Posted by: T.A.G. | 23/01/2016

Campaign Thoughts: Looking Back at Three Years of Gaming – Part 3

In this post about the Napoleonic Peninsular campaign, I shall discuss some of the lighter moments of the campaign.

In my orders to the umpire, I always include a section for messages and letters that need to pass outside of my immediate chain of command. During the earliest stages of the campaign, my general journeyed through the French town of Carcassonne, spending a night or two there on his way to the Spanish border to join the Corps. This was not long after Mrs T.A.G. and I had holidayed in Carcassonne so I decided that “General T.A.G.” would write to “Madame T.A.G.” about being at a place (within the wargame context) we both knew and had enjoyed in real life. Included in my next turn’s orders was a response that Madame T.A.G. (aka the real life Mrs T.A.G.) wrote back. The astonished umpire phoned and set about explaining that Madame T.A.G. should not have written that letter because, for campaign purposes, he was Madame T.A.G…  Fortunately, Mrs T.A.G. overruled him!

Mrs T.A.G. is a regular blogger and published a blog post about the above exchange. In response to her post, one of her blog followers, who lives in the very same part of the Pyrenees as the campaign was set, posted a reply that offered me some really good advice on the best routes from France into Spain. Once again, the umpire was astonished!

After the battle at Riudellots de la Selva, a Spanish division surrendered and had to be disarmed by my forces. I instructed the umpire to ensure that all Spanish officers and men gave an oath never again to take up arms against France before they would be released. I gave instructions that all soldiers (not officers) giving their word should be tattooed so that any found fighting against France in future could be easily identified and dealt with as oath breakers. In a later situation report, the umpire advised that ink for tattooing had run out and that Spaniards were instead being branded. Not at all what I had intended but being some distance away by this time, there was no opportunity to send a rider to rescind the practice and so some of the Spaniards were cruelly treated.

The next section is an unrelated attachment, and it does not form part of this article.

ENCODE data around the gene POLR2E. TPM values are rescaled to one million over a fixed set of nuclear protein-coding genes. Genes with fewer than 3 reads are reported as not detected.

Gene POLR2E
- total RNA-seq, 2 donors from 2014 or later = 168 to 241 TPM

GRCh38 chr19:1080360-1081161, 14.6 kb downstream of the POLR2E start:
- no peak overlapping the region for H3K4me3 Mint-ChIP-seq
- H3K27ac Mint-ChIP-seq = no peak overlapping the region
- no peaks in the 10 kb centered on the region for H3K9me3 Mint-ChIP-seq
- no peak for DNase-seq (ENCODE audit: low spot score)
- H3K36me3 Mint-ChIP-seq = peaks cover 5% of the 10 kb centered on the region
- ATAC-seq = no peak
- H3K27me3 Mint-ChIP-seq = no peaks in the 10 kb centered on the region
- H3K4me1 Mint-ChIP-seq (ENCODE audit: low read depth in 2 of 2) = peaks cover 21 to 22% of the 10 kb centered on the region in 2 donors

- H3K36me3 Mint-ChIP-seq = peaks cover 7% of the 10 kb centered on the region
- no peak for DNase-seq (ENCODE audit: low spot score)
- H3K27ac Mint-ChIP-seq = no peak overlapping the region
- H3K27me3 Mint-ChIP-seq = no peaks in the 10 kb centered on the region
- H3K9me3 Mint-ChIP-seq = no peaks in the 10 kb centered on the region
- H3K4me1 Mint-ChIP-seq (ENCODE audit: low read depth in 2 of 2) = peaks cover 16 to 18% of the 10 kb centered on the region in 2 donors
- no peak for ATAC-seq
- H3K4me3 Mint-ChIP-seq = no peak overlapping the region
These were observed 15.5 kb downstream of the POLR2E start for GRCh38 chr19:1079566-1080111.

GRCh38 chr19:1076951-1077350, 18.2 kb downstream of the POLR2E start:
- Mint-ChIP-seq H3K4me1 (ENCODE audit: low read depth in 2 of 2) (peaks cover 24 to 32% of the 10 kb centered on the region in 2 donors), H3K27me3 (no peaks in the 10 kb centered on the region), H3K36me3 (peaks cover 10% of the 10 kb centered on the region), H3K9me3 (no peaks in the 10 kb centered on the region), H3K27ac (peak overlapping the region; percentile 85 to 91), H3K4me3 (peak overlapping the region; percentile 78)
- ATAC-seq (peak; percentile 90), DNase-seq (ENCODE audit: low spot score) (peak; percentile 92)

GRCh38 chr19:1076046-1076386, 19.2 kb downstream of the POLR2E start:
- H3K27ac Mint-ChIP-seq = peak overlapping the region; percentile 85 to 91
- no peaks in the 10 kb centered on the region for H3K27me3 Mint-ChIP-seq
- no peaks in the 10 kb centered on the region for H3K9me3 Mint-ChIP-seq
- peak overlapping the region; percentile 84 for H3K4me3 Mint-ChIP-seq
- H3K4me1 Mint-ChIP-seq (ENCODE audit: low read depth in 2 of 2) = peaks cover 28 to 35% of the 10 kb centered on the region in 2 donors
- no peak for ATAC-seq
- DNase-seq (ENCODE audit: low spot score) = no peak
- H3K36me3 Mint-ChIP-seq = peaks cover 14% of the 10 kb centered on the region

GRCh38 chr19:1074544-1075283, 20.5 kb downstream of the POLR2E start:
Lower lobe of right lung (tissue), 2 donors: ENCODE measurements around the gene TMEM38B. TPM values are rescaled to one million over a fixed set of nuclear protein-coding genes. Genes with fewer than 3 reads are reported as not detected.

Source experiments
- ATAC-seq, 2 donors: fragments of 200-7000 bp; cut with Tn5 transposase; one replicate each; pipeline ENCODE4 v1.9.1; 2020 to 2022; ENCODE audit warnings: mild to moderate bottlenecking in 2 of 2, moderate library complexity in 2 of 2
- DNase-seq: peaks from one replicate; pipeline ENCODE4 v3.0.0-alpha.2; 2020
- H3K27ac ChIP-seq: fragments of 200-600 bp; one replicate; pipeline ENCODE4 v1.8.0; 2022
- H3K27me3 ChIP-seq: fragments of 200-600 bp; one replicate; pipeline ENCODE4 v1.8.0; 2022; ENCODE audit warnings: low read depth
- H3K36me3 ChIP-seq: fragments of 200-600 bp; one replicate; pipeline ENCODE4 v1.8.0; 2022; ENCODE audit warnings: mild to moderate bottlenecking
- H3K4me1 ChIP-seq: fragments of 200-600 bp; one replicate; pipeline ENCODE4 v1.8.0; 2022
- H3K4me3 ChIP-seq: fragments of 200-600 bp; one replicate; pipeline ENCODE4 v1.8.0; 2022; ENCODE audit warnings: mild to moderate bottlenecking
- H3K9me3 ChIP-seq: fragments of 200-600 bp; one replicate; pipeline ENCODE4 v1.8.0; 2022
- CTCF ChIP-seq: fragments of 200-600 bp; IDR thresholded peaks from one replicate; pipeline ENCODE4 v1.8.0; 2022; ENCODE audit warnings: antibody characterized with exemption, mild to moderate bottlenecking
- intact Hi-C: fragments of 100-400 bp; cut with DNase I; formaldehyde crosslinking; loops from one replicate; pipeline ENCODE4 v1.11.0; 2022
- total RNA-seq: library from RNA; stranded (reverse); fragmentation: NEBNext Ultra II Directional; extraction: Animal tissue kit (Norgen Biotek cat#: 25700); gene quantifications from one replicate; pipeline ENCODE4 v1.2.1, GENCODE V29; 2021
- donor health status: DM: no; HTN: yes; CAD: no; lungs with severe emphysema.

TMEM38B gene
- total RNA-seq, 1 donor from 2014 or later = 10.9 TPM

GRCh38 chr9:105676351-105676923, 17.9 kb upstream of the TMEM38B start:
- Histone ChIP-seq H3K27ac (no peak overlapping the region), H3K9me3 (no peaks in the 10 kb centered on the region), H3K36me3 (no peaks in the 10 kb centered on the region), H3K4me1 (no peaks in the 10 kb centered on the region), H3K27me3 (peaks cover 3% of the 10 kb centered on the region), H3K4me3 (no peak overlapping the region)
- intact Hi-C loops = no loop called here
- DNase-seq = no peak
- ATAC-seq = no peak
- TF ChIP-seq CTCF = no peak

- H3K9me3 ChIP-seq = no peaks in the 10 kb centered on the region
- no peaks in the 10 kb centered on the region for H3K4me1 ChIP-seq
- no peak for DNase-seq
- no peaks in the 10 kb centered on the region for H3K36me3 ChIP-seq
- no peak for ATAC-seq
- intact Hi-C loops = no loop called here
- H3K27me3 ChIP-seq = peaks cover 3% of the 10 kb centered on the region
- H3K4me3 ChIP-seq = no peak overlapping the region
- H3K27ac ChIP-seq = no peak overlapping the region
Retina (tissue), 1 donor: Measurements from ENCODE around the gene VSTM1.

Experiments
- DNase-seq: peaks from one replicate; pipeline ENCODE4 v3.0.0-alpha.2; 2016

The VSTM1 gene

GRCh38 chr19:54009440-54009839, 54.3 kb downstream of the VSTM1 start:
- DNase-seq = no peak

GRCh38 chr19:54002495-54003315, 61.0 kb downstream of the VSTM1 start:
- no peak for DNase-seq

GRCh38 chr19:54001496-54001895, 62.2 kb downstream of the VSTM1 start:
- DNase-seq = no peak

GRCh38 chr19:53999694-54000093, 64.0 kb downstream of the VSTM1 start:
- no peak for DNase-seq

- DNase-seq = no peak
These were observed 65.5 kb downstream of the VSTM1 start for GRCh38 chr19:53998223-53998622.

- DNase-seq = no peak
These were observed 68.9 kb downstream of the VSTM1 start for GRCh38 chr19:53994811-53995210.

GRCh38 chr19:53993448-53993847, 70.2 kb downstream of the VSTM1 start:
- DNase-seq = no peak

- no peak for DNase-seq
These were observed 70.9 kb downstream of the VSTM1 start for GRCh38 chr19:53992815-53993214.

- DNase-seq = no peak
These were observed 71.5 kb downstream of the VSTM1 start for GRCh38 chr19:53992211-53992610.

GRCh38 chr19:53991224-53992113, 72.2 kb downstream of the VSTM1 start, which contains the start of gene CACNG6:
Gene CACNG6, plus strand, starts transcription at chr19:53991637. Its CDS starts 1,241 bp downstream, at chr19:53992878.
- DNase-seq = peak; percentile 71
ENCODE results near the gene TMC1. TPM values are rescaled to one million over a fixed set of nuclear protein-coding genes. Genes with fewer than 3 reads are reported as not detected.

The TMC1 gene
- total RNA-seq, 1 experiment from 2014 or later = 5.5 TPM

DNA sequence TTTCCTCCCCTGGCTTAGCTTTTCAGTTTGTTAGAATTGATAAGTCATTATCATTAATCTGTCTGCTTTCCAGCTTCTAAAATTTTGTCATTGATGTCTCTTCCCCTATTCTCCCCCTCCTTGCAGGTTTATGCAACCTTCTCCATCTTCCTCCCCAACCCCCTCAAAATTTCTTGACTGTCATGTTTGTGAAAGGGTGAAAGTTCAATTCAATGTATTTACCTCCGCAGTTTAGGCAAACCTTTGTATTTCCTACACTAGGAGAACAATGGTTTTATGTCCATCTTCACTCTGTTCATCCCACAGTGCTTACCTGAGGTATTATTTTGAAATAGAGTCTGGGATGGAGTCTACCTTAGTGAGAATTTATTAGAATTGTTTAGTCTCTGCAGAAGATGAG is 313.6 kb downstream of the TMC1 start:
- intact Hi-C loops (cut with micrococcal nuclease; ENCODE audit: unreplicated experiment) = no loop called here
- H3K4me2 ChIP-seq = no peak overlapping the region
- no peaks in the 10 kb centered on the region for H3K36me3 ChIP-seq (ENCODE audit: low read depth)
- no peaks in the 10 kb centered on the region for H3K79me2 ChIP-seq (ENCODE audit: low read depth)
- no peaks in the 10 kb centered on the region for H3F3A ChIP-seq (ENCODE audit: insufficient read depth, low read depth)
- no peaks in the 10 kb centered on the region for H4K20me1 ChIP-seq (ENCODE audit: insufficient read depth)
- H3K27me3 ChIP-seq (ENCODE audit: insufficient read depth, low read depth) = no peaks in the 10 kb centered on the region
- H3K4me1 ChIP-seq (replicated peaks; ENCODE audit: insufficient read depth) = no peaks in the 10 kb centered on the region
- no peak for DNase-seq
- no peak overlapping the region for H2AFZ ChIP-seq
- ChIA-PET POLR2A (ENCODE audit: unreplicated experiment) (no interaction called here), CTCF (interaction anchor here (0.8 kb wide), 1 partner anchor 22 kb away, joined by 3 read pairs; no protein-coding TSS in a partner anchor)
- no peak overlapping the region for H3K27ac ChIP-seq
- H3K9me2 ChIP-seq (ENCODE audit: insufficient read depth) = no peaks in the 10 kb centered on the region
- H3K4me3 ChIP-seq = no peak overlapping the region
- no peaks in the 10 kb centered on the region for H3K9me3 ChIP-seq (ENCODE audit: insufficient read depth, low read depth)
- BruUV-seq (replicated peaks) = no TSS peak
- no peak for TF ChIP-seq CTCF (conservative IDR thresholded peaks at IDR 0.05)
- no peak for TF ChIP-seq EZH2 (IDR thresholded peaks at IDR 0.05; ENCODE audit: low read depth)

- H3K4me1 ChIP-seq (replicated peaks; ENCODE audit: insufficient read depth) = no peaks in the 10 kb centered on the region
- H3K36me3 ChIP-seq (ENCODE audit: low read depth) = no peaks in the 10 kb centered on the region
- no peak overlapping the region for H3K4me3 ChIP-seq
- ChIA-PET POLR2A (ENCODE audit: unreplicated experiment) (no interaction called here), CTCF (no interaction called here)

By the time of the battle of Montcada i Reixac, my enemies’ perceptions of the French army’s quality and superiority had taken root. The Spanish commander, having fought and lost a couple of open battles, lost confidence in his army’s capability to execute the actions necessary to defeat his seemingly invincible foe. This led him to build a series of defensive earthworks that were so extensive he was given a new nickname, El Topo, which translates into English as The Mole. Apparently an area of Catalonia, just north of Barcelona was scoured for picks, spades and shovels…

The game that simulated a French supply column marching through hostile Spanish territory had its light moments. The concept was that the supply column would march the length of the table and back whilst being harried by small bands of guerrillas who would pop up at random intervals to take pot shots before melting away into the countryside. The umpire briefed the players but advised the guerrilla commander that the convoy included the French pay chest, and that it would be good for Spain if it was captured. The pay chest became the entire focus of the Spanish commander and instead of small bands of guerrillas – 8 or 10 figures – popping up and harrying the column, battalion sized groups of 20 figures would suddenly appear and charge for the wagons. This peculiar situation persisted for the remainder of the game despite the umpire’s best efforts to refocus the guerrillas’ tactics. Although they came exceedingly close on more than one occasion, the guerrillas ultimately failed to capture the French gold but slipped away to try again another day….

The pictures below are from the campaign.

T. A. G.

Next post: Battle Report of a One-off Peninsula Battle




  1. 🙂

  2. I expected troops to be moved but some of the enjoyment was the other stuff going on in the background. Just shows how deep a campaign can go often outside the control of the umpire.

    • As I’ve said to you before, the players never do what they are supposed to do and instead do the unexpected and/or unpredictable.

      You are right that enjoyment was derived from aspects of the campaign that were over and above the military element.


Leave a Reply

Fill in your details below or click an icon to log in: Logo

You are commenting using your account. Log Out /  Change )

Google+ photo

You are commenting using your Google+ account. Log Out /  Change )

Twitter picture

You are commenting using your Twitter account. Log Out /  Change )

Facebook photo

You are commenting using your Facebook account. Log Out /  Change )


Connecting to %s


%d bloggers like this: